Tell Me More: Talking Muslim Identity In India With Ghazala Wahab
“If you live with prejudice that’s so commonplace, to the point where people aren’t even aware of how irrational their bias is, it threatens all aspects of your life.”
In The Swaddle’s interview series Tell Me More, we discuss crucial cultural topics with people whose work pushes societal boundaries.
Ghazala Wahab is executive editor of Force Magazine, where she writes on homeland security, terrorism, Jammu and Kashmir, left-wing extremism, and religious extremism. She is the author of Born a Muslim and Dragon on Our Doorstep: Managing China through Military Power with Pravin Sawhney. She contributed a chapter on the changing profile of terrorism in Jammu and Kashmir in the book Operation Parakram: The War Unfinished. A career journalist, Ghazala has worked with The Telegraph and Asian Age. The Swaddle’s Aditi Murti spoke with Ghazala about the evolving trajectory of Muslim identity in India, amid rising communal violence and biased legislation.
The Swaddle: In one part of your book Born A Muslim, you write about a lower caste Muslim individual who works with leather tanneries, and actually wants to change his name to a Hindu one. There was also another story about a middle class Muslim woman who was worried about the aggressive assertion of Muslim identity in spaces like Shaheen Bagh. Has there always been a history of fear with respect to asserting a Muslim identity, or is it a more recent phenomenon?
Ghazala Wahab: This identity crisis is a very recent phenomenon. Muslims didn’t worry about asserting their identity all these years since Independence– even if you look at Muslims looking or behaving in a stereotypical manner in films and popular media, there wasn’t much protest against that. By and large, Muslims felt comfortable with their identity and knew when something was an exaggeration. What’s happened over the past few years is that this Muslim identity and appearance is being used to target them. Previously, nobody would really bother to look at a Muslim woman in a full burqa, or men in checked lungi or ankle-high pants — it was just a part of the landscape. Now, this exact identity has become a reason for insecurity, because Muslim people are being heckled in transportation, and in more extreme cases, being lynched and killed. This is why educated, middle class Muslims are a bit put-off by being assertive. For example, if Muslims are in a public spaces, they don’t want to say As-salamu alaykum, they’d rather say namaste.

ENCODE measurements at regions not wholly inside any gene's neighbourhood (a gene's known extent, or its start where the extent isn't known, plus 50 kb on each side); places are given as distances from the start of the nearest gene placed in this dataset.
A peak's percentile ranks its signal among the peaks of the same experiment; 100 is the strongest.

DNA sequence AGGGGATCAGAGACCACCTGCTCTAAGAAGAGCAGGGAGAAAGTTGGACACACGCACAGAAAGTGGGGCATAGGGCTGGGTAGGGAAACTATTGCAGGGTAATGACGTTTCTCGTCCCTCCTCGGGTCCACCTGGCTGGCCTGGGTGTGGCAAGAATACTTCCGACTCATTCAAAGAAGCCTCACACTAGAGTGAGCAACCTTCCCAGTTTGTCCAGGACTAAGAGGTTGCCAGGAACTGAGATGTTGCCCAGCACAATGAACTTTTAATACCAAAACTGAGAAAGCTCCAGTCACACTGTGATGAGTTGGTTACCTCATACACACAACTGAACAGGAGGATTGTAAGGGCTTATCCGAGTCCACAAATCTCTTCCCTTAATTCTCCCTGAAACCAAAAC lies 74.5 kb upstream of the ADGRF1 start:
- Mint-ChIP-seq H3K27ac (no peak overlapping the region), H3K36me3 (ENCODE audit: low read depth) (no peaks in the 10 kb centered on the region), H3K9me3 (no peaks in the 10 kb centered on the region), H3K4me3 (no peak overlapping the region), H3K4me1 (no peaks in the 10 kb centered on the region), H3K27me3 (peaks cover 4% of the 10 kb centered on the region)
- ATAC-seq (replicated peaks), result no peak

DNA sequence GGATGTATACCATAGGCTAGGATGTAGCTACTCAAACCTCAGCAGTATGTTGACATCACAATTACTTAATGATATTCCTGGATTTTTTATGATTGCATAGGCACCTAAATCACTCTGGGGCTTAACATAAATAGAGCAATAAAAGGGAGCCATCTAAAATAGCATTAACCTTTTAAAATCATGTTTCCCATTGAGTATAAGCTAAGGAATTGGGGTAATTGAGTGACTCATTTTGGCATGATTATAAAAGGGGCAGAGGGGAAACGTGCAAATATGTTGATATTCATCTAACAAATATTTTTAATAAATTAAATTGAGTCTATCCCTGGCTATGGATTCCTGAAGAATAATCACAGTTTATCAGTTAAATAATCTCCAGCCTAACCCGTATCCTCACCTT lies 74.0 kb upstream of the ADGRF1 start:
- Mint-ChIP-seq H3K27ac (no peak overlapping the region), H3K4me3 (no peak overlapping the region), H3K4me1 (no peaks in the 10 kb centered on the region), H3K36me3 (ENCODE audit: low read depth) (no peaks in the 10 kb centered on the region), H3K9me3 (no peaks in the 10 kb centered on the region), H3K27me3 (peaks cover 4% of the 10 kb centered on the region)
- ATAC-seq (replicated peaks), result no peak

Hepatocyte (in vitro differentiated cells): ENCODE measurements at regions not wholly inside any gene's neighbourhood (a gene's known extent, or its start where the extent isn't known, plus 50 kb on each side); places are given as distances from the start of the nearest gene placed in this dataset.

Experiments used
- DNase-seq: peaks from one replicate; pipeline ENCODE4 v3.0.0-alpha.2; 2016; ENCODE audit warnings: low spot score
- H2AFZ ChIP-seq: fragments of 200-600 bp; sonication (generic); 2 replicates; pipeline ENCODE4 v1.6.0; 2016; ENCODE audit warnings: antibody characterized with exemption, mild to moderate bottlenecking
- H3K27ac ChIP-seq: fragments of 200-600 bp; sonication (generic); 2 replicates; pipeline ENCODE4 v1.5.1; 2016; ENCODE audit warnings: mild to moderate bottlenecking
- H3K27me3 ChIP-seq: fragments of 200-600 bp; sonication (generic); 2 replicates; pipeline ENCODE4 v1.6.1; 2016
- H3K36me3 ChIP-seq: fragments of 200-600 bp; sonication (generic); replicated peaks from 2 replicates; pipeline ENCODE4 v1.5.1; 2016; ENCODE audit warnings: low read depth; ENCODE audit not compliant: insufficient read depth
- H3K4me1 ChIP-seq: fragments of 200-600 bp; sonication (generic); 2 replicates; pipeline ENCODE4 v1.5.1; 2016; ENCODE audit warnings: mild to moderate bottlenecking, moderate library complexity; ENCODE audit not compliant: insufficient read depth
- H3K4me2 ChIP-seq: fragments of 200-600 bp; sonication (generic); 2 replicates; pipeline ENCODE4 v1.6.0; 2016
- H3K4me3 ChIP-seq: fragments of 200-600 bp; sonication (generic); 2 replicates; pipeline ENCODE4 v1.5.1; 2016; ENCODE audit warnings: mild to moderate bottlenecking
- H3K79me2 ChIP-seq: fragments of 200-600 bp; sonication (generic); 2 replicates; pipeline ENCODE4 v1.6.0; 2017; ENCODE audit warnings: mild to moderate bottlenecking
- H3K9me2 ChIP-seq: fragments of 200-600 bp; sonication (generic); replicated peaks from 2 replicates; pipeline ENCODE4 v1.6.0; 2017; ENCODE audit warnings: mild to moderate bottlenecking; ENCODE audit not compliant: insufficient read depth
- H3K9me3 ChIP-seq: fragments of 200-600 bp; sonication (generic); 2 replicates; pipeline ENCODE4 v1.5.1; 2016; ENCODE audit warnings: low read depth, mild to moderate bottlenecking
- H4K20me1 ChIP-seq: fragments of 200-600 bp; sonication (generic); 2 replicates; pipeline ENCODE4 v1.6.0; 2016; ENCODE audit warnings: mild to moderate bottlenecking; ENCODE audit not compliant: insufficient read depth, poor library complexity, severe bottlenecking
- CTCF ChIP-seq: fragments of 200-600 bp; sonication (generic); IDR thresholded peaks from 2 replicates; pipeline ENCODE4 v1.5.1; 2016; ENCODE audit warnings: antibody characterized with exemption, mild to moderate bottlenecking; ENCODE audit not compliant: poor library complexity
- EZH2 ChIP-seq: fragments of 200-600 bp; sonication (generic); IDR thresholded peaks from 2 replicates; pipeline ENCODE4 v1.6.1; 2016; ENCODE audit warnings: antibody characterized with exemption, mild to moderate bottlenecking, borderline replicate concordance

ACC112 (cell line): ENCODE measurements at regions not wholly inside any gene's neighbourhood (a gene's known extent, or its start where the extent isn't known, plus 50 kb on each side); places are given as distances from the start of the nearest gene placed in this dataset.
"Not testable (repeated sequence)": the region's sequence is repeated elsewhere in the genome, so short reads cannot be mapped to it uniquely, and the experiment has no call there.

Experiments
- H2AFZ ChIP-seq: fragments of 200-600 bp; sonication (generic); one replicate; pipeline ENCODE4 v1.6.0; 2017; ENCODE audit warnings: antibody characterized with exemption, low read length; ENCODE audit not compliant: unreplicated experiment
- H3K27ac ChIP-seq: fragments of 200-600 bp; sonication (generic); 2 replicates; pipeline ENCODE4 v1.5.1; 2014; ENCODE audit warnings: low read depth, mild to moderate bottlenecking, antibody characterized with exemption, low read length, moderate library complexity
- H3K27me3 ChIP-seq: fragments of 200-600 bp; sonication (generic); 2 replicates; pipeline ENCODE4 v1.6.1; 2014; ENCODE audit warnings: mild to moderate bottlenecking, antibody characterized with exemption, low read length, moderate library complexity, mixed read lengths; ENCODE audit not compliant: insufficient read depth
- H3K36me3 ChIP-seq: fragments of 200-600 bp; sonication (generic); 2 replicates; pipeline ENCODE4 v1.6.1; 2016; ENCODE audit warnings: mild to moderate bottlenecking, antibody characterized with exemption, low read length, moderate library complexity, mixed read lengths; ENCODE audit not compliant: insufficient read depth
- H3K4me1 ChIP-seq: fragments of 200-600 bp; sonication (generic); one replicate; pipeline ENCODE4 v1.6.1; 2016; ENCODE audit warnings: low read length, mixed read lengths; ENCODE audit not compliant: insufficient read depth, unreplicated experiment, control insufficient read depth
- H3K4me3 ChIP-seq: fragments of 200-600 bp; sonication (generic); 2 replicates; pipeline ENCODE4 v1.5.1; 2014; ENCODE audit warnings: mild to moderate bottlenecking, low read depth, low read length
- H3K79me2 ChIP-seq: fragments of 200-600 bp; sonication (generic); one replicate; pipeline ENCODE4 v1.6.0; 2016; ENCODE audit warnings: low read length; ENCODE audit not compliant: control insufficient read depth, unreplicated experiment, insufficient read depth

The Swaddle: Even so, a middle class Muslim might still have to deal with bias in everyday life, right?
GW: So a lot of middle class Muslims grow up in Muslim-dominated areas. That’s quite different from a ghetto. For example, in Bombay, think Mohammed Ali Road or Bhindi Bazaar — even super rich Muslims prefer to live in these areas because there’s an inherent sense of security in that environment. They don’t engage with non-Muslims on a daily basis, because all their grocery shopping, and even employment, occurs within the same area. It’s not commonplace for them to frequently go out and engage with people who are different from them. The people who do experience bias are migrants, who move to the city, and have to figure out employment and schooling for their children. There, they’d experience trouble finding accommodation, because of the way they look. There’s both the insider-outsider bias, and religious pressure at work. While its normal for people to feel comfortable among their own communities within big cities, but the more worrying flipside to this is when people group together because they’re hostile to another set of people. That particular outsider now is the Muslim — and this leads to trouble finding work, or even getting paid the same amount as a non-Muslim. This leads to a particular disillusionment with the system, and that has a cascading effect on your psychology. You feel like there’s no point in trying, and your connection outside your own community frays, because why should you be fair to others if society hasn’t been fair to you?